He managed to desperately escape from the war. But he had lost everything. Paulo Salvador (Angola, 1965) emigrated to Portugal with his family in September 1975. And that experience of ‘starting over from scratch’ at such a young age, gave him a unique perspective on life. “In our family, Angola has always been present, and even though we often spoke about our country, we did everything possible to adapt quickly to the country that welcomed us and to which we will always be grateful,” he says. His 35 years’ experience working as a journalist makes Paulo Salvador one of the most important gastronomic promoters in the country. Throughout his television career he has edited, coordinated and presented numerous programmes, including the culinary magazine ‘Mesa Nacional’. He is also the architect of the Wine Summit ‘MUST-Fermenting Ideas’, the international wine event whose first edition was held in June 2017, and which brings together in Cascais experts from all areas of the wine industry.
Interview with Paulo Salvador
How did your career in journalism begin?
As a child I was always interested in communication, and while studying at university I worked on the student newspaper and collaborated with the campus radio. I started working in television in 1983-84. It was always the means of communication that I was most attracted to.
How does your love for gastronomy develop?
I began to become interested in gastronomy at a later stage. I always enjoyed eating, but that’s not gastronomy, that’s gluttony. Meals, and appreciating and talking about food are different things. That all started 7 or 8 years ago, when I decided to do an in-depth report on the Vila Joya gourmet festival, which was held in Algarve, and—despite having already run for two or three years—was relatively unheard of. The festival attracted some of the best chefs in the world and dedicated one night to Portuguese gastronomy. At that time, there was still no haute cuisine as we now know it in Portugal. That story, which lasted 30 minutes, changed things a lot. I think I helped in making the public aware of the concept of haute cuisine in Portugal, or to democratise knowledge of that term, because until then, only the elite had heard about it.
Was that when you decided to focus your career on gastronomy?
After 10 days at the festival, inside the kitchen, interacting with the chefs and living with them, I gained a very interesting perspective of the kitchen. I later made another report about fish. It focused on discovering whether it was true that the best fish in the world is Portuguese. We interviewed chefs in New York who bought exclusively Portuguese fish, and Ferrán Adrià assured us that the best fish in the world is Portuguese. From Russia to Los Angeles, we found Portuguese fish in the best restaurants in the world, and the Portuguese had no idea that this was the case… All this sparked my curiosity about the world of gastronomy. So, I began to include briefs about gastronomy in my news. Two parallel careers began to develop: my career as a general or political journalist, and my career as a culinary journalist. And later came the ‘Mesa Nacional’ programme which aimed to introduce special restaurants and their owners: those people who have an exciting story to tell about their journey. I remember one of the programmes with special affection: it was about a restaurant located in a village that had a total population of one inhabitant (who was the owner of the restaurant). He had an amazing story. People from all over the country, and also from Spain, would visit the town only to eat at his restaurant.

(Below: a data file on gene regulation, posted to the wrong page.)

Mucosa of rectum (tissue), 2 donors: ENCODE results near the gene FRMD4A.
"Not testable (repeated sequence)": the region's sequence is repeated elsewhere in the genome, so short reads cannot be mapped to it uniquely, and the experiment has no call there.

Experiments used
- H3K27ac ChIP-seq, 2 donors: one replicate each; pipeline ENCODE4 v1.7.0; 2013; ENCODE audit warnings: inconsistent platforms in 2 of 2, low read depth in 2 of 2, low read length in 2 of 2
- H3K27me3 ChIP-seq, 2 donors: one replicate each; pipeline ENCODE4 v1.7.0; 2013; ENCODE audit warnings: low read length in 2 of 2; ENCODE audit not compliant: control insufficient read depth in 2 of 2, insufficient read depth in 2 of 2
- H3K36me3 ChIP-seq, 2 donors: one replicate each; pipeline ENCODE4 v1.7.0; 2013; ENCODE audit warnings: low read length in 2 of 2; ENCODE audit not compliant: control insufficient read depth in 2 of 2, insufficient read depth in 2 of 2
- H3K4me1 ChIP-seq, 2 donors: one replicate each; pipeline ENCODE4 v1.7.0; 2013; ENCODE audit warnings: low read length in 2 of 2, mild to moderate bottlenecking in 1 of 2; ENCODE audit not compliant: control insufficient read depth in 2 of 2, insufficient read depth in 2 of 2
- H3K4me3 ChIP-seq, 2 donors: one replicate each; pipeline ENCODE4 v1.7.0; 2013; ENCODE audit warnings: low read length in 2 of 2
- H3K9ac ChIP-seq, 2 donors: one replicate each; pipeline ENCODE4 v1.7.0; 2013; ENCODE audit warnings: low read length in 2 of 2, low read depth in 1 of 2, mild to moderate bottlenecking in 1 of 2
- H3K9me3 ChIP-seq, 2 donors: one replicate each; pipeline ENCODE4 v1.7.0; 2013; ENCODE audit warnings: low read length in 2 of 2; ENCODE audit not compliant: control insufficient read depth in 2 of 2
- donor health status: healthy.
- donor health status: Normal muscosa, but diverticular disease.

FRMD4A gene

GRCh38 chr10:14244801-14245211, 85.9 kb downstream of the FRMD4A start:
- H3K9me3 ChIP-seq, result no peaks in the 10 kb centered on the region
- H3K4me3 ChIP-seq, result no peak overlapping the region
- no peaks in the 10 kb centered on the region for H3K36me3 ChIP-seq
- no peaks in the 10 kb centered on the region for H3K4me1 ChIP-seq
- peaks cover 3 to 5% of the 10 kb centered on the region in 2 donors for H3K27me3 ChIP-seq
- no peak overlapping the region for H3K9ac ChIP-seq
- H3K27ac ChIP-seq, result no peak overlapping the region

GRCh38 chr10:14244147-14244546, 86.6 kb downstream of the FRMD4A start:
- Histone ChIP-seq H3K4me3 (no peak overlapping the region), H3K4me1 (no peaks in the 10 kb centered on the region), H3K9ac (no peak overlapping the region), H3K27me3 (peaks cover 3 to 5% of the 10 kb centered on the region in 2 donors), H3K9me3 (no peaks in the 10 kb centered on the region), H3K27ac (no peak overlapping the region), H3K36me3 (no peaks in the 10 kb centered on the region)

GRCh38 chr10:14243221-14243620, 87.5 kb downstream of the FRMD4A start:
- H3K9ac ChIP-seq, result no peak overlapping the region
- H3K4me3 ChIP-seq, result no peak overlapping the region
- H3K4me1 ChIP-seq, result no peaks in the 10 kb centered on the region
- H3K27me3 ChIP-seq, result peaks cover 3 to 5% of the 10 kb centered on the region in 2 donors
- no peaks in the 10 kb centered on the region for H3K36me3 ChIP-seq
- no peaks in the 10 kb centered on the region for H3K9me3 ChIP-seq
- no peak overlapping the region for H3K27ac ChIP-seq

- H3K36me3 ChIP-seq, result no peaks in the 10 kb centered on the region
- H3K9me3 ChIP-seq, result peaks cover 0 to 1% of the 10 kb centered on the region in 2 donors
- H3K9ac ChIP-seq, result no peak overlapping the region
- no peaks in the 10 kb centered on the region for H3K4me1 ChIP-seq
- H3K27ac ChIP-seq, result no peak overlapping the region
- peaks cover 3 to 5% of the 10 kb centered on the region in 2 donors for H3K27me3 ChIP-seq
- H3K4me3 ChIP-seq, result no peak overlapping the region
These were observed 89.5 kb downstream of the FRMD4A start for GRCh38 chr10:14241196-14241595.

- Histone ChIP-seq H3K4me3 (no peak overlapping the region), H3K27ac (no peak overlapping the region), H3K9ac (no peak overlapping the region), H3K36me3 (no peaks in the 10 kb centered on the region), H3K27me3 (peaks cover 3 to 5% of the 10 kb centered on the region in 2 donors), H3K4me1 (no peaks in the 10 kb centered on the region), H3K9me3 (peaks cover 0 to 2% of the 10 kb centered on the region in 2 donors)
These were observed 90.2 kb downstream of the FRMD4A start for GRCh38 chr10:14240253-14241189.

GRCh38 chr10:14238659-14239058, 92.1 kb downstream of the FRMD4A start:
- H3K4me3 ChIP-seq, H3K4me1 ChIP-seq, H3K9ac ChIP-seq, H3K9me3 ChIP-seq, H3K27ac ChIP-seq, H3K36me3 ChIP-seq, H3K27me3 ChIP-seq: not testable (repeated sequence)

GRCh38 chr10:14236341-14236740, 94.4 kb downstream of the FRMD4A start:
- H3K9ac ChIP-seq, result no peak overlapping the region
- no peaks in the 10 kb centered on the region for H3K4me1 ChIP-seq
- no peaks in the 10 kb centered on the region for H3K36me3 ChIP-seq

I think I helped in making the public aware of the concept of haute cuisine in Portugal, or to democratise knowledge of that term
What do you think about Portugal’s current culinary state?
We are going through a fantastic gastronomic period in Portugal, because we have an incredible offer. I believe that Portugal’s current gastronomy has helped to guarantee the quality of the products. That’s why we demand more quality today than we did 10 or 15 years ago.
And what can you tell us about the future?
I believe that the future will accelerate a type of natural selection. I don’t think fine dining will continue to grow for much longer. If, for some reason, tourism in Portugal begins to decline, fine dining will be greatly affected. And then, only the best will survive. But I think we have to thank fine dining for having supported small producers, because they are restaurants that look for quality products and are happy to pay a higher price for that quality.
Current gastronomy has helped to guarantee the quality of the products
How would you define Portuguese cuisine?
I think it’s the most complex algorithm there is for such a small territorial space in terms of diversity. In other words, Portugal is an extraordinary example of diversity per square metre. I’m not saying it’s better or worse, but we have an incredible gastronomic diversity for our 92,000 square kilometres.
Who do you think is the best ambassador for Portuguese cuisine?
It is without a doubt José Avillez.
And if you had to choose a single product, which one would it be?
What gastronomic challenges does Portugal face now?
Sustainability, perseverance (maintaining what has cost much—in terms of time and resources—to achieve) and tolerance for difference. I think that last point will be significant for gastronomy in Portugal. We have to fight against the dictatorship of taste. I don’t want to be told that the only good restaurants are Michelin-starred restaurants. Diversity is the future.